Today’s title is the bumper sticker equivalent of a ‘You don’t have to be mad to work here, but it helps!’ mug. In this case it fits though, as this ace Technic Meyers Manx beach buggy is built only out of the parts from the LEGO Technic 42125 Ferrari 488 GTE set.
Previous bloggee paave is the builder, whose 42125 B-Model includes working steering, all-wheel suspension, opening front trunk and engine cover, and a flat-4 engine. Building instructions are available and there’s more to see at Bricksafe and the Eurobricks forum.
Flickr’s Pixel Fox has appeared here several times with his ever-growing assortment of off-road vehicles. His latest are these, a pair of wonderful Meyers Manx beach buggies.
Designed by a Californian boat-builder named Bruce F. Meyers in the 1960s the Manx took a shortened Volkswagen Beetle chassis and running-gear and added a custom glass-fibre body. Around 6,000 Manxes were built between 1965 and ’71 and the design dominated dune racing, despite the lowly Beetle engine power.
The B. F. Meyers & Co. company disbanded in 1971, by which point a wave of imitators had arisen. However the Meyers original is still held as the definition of the beach buggy and after several decades out of production a new Manx company formed in 1999, meaning you can still buy Meyers’ 1965 design today.
Pixel Fox’s lovely mini-figure scale Meyers Manxes capture the real car brilliantly and there’s more to see of the Manx and his other excellent off-road vehicles at his photostream via the link above.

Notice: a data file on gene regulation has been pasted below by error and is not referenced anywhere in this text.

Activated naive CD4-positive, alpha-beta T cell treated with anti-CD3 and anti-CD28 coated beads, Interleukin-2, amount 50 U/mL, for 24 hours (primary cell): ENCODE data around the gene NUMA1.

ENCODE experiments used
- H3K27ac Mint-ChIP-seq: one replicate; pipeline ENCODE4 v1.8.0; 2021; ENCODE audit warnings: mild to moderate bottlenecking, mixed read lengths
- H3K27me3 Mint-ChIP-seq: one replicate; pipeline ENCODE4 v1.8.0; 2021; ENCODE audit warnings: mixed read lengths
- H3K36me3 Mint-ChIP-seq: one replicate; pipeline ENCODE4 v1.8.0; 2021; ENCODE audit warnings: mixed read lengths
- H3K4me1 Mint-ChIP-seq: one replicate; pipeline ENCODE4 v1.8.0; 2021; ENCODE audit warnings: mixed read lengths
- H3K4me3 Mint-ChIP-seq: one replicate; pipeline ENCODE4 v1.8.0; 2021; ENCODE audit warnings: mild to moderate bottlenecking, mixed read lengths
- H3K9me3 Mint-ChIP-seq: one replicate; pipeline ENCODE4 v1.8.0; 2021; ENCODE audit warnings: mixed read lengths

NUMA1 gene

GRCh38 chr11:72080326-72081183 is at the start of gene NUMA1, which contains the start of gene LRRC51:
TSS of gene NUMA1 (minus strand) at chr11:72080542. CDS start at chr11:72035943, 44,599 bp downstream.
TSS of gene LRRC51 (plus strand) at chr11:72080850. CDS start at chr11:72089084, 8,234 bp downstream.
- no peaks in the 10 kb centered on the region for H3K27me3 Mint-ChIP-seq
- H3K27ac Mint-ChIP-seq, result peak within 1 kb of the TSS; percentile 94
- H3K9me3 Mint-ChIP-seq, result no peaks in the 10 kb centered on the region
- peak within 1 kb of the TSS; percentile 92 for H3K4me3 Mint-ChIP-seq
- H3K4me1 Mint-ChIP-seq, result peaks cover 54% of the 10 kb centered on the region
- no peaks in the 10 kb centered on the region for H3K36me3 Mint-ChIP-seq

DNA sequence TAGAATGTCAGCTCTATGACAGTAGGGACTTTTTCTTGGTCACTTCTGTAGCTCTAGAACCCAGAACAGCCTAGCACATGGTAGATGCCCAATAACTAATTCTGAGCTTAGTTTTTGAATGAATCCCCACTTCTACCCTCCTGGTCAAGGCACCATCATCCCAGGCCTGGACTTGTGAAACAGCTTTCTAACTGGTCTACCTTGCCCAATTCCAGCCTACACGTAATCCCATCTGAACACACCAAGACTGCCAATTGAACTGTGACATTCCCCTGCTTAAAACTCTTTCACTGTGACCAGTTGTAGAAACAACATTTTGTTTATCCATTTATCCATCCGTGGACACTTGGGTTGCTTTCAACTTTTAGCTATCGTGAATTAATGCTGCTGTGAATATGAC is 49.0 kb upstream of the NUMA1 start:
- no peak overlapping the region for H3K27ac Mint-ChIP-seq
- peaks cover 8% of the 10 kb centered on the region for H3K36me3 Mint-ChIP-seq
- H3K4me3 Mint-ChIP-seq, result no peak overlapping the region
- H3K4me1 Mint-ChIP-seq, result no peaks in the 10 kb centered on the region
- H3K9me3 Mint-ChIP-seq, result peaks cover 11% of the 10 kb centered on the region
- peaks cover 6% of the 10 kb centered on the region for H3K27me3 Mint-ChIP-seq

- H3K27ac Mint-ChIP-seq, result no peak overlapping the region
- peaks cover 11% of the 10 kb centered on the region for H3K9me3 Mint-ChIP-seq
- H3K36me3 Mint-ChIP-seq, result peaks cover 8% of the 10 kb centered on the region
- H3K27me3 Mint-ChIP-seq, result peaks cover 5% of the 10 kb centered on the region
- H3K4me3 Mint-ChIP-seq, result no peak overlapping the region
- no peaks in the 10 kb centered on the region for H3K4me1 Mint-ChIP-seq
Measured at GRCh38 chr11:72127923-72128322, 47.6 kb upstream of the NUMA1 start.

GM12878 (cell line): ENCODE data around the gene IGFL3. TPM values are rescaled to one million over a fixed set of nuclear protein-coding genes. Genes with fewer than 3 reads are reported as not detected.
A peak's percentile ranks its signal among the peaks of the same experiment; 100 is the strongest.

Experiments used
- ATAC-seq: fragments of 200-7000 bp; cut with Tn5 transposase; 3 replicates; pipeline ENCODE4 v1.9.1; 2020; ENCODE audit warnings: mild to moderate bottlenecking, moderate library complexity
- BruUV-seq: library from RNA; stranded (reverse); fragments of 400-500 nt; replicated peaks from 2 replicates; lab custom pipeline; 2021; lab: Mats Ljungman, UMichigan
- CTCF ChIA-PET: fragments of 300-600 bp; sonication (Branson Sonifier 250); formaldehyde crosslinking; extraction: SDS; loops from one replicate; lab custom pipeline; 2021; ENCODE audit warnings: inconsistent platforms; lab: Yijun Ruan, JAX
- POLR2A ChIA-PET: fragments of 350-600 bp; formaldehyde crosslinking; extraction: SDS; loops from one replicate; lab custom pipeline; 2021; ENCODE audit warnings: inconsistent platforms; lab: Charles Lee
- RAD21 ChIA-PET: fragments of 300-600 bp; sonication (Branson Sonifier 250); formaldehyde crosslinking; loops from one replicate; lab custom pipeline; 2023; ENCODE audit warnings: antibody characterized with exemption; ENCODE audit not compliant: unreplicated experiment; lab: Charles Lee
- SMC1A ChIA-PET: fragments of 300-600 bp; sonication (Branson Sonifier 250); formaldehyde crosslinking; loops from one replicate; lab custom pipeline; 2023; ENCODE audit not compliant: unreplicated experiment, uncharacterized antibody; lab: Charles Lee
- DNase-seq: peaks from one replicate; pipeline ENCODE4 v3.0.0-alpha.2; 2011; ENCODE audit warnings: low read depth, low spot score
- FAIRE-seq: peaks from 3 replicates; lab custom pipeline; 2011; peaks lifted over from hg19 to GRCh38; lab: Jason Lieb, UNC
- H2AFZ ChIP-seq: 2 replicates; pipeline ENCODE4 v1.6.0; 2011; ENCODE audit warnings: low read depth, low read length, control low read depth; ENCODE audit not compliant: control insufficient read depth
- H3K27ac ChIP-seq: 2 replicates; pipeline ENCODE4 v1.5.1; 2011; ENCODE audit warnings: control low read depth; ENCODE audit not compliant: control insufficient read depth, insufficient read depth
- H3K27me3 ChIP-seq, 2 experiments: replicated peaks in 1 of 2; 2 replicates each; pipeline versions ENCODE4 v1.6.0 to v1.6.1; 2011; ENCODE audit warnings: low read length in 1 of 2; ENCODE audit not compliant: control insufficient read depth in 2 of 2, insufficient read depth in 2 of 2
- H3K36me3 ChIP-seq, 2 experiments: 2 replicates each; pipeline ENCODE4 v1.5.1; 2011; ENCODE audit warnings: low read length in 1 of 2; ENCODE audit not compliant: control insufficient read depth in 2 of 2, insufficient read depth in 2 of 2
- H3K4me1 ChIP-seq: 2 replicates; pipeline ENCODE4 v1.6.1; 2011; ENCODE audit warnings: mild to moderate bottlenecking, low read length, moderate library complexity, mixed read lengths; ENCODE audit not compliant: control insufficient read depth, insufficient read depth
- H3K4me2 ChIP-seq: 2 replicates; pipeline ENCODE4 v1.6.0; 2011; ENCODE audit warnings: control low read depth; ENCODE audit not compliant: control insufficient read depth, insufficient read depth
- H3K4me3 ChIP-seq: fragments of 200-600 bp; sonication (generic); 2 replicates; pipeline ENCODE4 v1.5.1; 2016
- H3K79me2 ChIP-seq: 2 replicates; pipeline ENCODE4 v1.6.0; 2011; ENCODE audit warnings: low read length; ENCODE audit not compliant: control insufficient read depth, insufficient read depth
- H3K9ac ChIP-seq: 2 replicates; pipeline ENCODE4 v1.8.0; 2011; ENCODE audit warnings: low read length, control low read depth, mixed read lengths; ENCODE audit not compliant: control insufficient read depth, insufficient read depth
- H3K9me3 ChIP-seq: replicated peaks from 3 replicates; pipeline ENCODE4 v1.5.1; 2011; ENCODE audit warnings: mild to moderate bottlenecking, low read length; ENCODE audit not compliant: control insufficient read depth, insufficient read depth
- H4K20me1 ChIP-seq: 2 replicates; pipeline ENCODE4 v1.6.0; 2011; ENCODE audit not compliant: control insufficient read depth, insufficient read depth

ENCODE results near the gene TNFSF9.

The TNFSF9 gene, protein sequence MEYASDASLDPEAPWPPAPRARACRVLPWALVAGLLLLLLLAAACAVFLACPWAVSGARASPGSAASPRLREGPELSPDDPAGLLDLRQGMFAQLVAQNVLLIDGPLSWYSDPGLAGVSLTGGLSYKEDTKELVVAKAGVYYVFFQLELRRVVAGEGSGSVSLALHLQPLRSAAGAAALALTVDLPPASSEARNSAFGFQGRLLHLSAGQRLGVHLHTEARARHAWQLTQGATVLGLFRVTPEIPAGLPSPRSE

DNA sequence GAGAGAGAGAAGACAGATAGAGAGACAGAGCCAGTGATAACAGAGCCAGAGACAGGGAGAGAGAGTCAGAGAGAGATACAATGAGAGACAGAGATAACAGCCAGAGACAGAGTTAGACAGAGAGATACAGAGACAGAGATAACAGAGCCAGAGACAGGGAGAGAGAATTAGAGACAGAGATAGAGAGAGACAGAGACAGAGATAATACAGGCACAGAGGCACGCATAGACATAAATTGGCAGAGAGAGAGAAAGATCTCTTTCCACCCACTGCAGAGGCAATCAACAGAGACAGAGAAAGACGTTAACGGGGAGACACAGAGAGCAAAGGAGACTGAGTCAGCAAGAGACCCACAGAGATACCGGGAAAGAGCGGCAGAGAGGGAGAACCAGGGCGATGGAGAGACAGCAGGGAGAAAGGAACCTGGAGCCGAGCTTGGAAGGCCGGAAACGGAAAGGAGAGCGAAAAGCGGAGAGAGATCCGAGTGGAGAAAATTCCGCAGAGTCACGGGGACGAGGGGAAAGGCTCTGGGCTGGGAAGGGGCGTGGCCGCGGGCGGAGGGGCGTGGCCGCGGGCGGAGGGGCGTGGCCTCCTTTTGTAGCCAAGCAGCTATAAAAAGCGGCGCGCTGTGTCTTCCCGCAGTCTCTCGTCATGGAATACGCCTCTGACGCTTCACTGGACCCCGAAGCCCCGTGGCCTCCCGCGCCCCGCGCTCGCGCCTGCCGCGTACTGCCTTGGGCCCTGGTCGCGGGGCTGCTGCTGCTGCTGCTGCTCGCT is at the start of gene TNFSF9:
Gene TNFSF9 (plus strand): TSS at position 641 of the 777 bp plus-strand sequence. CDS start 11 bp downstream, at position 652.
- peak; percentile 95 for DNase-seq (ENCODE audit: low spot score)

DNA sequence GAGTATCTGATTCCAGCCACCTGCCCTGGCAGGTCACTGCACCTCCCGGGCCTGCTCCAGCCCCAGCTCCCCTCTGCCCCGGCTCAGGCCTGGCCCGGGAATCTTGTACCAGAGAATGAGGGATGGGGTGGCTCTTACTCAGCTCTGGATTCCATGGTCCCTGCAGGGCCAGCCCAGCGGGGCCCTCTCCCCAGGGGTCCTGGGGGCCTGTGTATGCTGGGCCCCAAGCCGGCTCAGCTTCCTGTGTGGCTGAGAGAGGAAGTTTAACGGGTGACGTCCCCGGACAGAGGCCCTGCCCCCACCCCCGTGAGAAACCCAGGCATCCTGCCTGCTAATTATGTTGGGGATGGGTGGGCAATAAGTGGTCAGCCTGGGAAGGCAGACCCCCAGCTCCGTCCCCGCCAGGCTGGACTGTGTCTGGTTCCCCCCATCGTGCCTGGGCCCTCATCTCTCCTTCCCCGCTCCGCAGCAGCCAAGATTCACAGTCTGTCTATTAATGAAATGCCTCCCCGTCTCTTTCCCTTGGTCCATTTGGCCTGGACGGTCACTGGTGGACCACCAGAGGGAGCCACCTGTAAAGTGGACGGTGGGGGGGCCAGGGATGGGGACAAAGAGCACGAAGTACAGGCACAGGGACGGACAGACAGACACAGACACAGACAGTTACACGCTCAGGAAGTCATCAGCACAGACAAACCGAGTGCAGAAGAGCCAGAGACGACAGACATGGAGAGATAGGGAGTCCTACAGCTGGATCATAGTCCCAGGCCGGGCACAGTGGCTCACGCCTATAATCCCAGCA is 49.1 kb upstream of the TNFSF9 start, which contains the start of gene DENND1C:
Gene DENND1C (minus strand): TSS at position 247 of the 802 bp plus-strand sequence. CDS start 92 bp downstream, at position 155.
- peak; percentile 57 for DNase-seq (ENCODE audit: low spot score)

Well, this is a Mini, but not a normal one. Designed to sell to the world’s militaries, the Mini Moke was an ultra lightweight off-road vehicle built for ease of travel and maintenance. And it did those things pretty well, being based on the standard Mini passenger car and being light enough to be picked up by its bumpers.
However, at the one thing the Moke really needed to do well, the off-roading stuff, it was a bit hopeless. Low ground clearance (and low power) meant the little car got stuck a lot, and even the addition of a second engine in the rear to give the Moke four-wheel-drive failed to convince any major militaries to back it.
Looking for a way to recoup their investment, the British Motor Corporation re-marketed the Moke as a fun car for civilian use, and in a few places – notably Australia, the Caribbean and parts of the Mediterranean – turned their initial failure into a quite a success, and the Moke has now become something of a cult car in these markets.
This lovely Lego version of the unusual Mini, built to match the scale of the official LEGO 10242 Mini Cooper set, has been built by Ritto Aydillo Zuazo of Flickr, and it’s a faithful recreation of the odd original. Ritto is hoping that his Moke replica can become an official LEGO set via the LEGO Ideas platform – to see all the images and to give it your vote check it out on Flickr via the link above.
Like, totally. Dude. Right, enough non-sensical surf-talk, these neat Town-scale creations come from Flickr’s Johnni, and you can see more of his brilliant board-laden Mark 1 Ford Transit and classic VW Manx beach buggy at his photostream via the link above.
Flickr’s Lego Junkie has recreated the ‘Bifta’ beach buggy found in Grand Theft Auto V. With working suspension and a removable body, you can see more at the link. Prostitute in the passenger seat and AK47 on the dashboard optional.